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About: Show Descriptions - Season 33

Overview | Bios | Show Descriptions

 

Program #3301: Old * Season Premiere

September 6, 2008

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Old is new again. During World Wars I and II, home gardeners supported the effort abroad by growing their own vegetables to feed their families. Today, the Victory Garden movement continues—representing the need to work toward sustainability in an effort to connect the planet to the plate. Join host Jamie Durie as he visits San Francisco to see the installation of "Victory Gardens 2008" in front of City Hall's Civic Center. Jamie speaks with San Francisco Mayor Kevin Newsom and renowned chef and passionate slow food advocate Alice Waters about this special city project. Then, Paul Epsom visits Mixed Border Nursery in Hollis, New Hampshire, to show us how many old varieties of plants are still favorites today—and how they've evolved through hybridization. Chef Michel Nischan's "Homegrown" segment features a master gardener whose greenhouse and garden supply a new restaurant.

 

Program #3302: New

September 13, 2008

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The best of the new! Jamie Durie takes viewers to Cornerstone Gardens—one of North America's premiere collections of exciting new garden design. Cornerstone presents gardeners with some terrific, fresh ideas to bring home to their own spaces. Ever wonder how new plants make it onto nursery shelves? Paul Epsom explores the path from seed to retail sale when he visits an All-American Selection trial garden. This week's "Homegrown" features a husband-and-wife team that bring the farm to the table: Chef Ana Sortun and farmer Chris Kurth show Michel Nischan the glories of freshly-dug potatoes.

 

Program #3303: Light

September 20, 2008

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Using light to your advantage in the garden is a skill. This week, The Victory Garden looks at light in many different ways: Jamie Durie visits the renowned Ruth Bancroft Garden in Walnut Creek, California, to take a closer look at specimens that reflect light, absorb light, or bring light into your garden. Then we tackle one of gardening's most persistent questions: What's a gardener to do with shade? Paul Epsom gives a primer on the many different types of shade and how to choose the right plant for the right place. Our "Homegrown" segment this week features a Burmese salad with greens and herbs straight from the garden and greenhouse.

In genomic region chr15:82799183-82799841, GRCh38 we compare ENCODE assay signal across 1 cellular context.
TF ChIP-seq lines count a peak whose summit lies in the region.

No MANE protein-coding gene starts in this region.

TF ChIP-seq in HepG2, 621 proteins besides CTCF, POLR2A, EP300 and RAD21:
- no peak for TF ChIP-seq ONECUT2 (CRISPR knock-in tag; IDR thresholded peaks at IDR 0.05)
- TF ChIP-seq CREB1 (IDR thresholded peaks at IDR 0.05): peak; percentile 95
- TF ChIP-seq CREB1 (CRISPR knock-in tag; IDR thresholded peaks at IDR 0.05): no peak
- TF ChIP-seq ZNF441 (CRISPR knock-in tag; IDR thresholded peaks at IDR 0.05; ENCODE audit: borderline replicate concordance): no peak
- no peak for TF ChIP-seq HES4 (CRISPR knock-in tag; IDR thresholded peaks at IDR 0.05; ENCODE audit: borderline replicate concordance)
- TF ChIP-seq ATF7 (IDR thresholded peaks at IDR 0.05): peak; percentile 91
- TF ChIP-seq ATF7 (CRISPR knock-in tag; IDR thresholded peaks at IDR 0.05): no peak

Program #3304: Dark

September 27, 2008

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This week, we're keeping you in the dark! Deep, dark chocolate, and black plants look great in any garden. Join Jamie Durie as he visits the San Francisco Botanical Garden to see how they've worked dark plants into their collections. Paul then shows off his hands-down favorite groundcover for dark locations. Got shade? Get moss! Starting a beautiful moss garden is easier than you think—when you've got the right conditions. Not enough room in the city to grow everything you'd like? "Homegrown" this week introduces you to the best farmer's market in New England, in the heart of Boston—where you'll learn to select the best, diverse produce with a chef.

 

Program #3305: Soft

October 4, 2008

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What's softscaping? Plainly said, it's anything that's not hardscape in the garden. Plants! But certain types of plants are better at softening than others. Paul Epsom visits a specialty grass nursery in New Hampshire to see some best bets, and there, he learns how grasses are year-round showstoppers. Jamie Durie visits the world-famous Filoli gardens in northern California to learn how good plant choices are used to soften design. Still have those green, hard-to-ripen tomatoes left in your garden? Use them up before the cooler weather sets in! Chef Michel Nischan shares a recipe for green tomatoes that you won't want to miss.

 

Program #3306: Edible

October 11,2008

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Edible gardens are making a comeback. The cost of food is skyrocketing—fuel costs are beyond what we've ever imagined here in the United States. Why not grow your own? This week, four different stories that feature edible gardening. Jamie Durie visits COPIA, the American Center for Food and Wine. There, he tours their extensive vegetable gardens and orchards to learn about their philosophy and, especially, their innovative beds that feature herbs, ornamentals, and edibles together. Paul Epsom visits an exclusively herb nursery where he learns about some very unique selections and this week's "Homegrown" will share a technique that will teach you how to dry some of your in-season produce for use throughout the winter. Then join Jamie as he learns about the benefits of compost tea in the garden.

Updated August 25, 2008